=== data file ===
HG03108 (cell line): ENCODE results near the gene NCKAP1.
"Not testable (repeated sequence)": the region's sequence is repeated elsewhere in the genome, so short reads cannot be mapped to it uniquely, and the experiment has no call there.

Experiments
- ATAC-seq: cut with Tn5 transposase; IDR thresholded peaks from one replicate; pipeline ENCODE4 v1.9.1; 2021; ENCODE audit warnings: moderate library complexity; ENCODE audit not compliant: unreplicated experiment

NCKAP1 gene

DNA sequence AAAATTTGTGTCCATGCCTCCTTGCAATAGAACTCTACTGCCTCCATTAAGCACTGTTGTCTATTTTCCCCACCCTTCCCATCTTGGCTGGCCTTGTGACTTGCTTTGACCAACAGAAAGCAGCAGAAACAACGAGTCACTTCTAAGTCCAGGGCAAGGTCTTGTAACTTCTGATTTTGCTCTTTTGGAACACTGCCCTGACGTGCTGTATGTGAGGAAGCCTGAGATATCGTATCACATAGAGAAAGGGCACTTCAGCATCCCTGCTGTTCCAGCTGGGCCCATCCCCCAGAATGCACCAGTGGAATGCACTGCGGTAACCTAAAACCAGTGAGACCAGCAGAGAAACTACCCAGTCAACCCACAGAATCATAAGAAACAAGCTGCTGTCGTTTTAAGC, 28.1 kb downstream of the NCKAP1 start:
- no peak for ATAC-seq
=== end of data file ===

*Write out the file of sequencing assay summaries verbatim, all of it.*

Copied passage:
HG03108 (cell line): ENCODE results near the gene NCKAP1.
"Not testable (repeated sequence)": the region's sequence is repeated elsewhere in the genome, so short reads cannot be mapped to it uniquely, and the experiment has no call there.

Experiments
- ATAC-seq: cut with Tn5 transposase; IDR thresholded peaks from one replicate; pipeline ENCODE4 v1.9.1; 2021; ENCODE audit warnings: moderate library complexity; ENCODE audit not compliant: unreplicated experiment

NCKAP1 gene

DNA sequence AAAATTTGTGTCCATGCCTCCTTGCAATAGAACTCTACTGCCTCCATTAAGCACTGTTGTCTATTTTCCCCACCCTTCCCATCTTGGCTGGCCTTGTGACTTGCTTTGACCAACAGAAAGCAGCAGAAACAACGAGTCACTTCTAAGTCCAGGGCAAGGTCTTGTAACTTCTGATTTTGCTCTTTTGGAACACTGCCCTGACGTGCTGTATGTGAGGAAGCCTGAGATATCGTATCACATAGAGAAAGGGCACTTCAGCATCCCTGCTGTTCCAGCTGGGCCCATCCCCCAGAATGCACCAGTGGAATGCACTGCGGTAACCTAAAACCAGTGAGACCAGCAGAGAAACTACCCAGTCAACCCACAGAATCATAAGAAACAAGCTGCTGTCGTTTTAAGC, 28.1 kb downstream of the NCKAP1 start:
- no peak for ATAC-seq